Wisconsin’s anti-gay public nuisances Brian and Lois Johnson will be able to distribute Bibles, spread the devil’s word, and wave around their signs at Twin Cities Pride, a federal Judge John Tunheim ruled, denying pride organizers’ demand the Johnsons keep away from their event, which they shelled out tens of thousands of dollars for in permits, security, and logistics. “The court’s task here is to balance these competing interests to the greatest extent possible- — to enable all speakers to exercise their constitutional rights,” the Judge Tunheim says, upholding Minneapolis Park and Recreation Board’s decision. “And then to depend on reasonable and law-abiding people to stay within proper limits.”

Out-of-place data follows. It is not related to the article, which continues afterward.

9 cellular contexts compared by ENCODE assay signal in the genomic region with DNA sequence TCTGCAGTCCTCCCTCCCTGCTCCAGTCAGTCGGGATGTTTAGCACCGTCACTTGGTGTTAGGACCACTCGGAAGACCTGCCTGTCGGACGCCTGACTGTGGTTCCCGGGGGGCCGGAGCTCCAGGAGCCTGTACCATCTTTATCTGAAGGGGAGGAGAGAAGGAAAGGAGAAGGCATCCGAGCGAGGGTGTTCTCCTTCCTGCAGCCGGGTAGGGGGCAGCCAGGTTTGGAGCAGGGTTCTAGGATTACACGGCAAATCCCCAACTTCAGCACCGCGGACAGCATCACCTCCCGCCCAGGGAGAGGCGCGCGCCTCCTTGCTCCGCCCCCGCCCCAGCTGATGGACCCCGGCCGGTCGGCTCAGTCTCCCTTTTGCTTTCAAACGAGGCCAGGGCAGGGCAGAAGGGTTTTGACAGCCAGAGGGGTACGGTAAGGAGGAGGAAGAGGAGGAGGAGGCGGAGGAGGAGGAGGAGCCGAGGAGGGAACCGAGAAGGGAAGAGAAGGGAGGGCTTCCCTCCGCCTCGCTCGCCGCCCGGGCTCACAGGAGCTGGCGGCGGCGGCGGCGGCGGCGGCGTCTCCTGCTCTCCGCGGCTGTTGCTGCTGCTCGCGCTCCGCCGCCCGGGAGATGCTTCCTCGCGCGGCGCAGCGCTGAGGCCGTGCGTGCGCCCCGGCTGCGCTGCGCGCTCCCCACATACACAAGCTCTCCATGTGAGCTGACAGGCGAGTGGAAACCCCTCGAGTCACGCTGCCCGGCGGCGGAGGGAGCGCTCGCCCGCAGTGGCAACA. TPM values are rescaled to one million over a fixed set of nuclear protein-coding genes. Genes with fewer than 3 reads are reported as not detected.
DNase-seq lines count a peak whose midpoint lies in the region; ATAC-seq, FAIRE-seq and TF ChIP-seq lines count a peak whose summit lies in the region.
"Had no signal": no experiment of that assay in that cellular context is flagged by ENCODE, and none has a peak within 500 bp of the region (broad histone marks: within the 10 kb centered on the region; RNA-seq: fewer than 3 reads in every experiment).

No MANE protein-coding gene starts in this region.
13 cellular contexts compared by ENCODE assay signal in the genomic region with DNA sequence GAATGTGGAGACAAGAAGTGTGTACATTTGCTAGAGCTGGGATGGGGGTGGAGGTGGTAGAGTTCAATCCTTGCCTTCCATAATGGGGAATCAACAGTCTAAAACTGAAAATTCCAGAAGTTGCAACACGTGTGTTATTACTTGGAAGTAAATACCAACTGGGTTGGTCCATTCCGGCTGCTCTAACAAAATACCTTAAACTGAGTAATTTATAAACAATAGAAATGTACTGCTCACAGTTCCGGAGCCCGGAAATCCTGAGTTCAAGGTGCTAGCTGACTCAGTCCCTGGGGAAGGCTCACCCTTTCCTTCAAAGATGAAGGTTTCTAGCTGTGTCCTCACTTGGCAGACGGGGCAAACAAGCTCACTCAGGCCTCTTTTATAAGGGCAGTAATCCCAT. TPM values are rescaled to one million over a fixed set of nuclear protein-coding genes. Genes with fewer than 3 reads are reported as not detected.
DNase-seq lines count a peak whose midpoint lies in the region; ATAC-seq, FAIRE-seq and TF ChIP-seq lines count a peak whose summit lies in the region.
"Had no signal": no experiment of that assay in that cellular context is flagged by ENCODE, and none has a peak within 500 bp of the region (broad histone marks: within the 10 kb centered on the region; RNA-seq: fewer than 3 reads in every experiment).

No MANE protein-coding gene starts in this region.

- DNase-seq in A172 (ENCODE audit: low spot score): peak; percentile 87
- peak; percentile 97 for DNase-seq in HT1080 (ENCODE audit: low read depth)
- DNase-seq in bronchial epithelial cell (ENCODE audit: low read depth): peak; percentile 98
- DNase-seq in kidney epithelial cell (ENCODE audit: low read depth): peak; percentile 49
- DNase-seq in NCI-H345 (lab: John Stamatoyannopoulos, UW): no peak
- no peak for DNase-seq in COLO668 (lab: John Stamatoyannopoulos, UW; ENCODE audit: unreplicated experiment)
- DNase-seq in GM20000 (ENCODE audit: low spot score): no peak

Which means the Johnsons (Brian is pictured, left), and any other hate leader, apparently has the right to violate the U.S. Supreme Court decision that specifically stated event organizers using public space have the right to decide who may participate and what message the event sends.
Judge Tunheim did note how the Johnsons could run afoul of his ruling: “If Johnson or another attendee’s exercise of First Amendment rights affect traffic flow or attendee safety — i.e., by setting up a quasi-‘booth’ in which other visitors stop and slow crowd movement; by carrying boxes of literature or objects so large that they impact crowd movement; by speaking with amplification or otherwise speaking so loudly that the speech is disruptive to other attendees; or by displaying signage that is so cumbersome as to impede the orderly flow of foot traffic — the Court trusts that MPRB police and other security will be well-prepared to address those issues and stop any disruption.”
So verbal disruptions are fine; physical ones are not.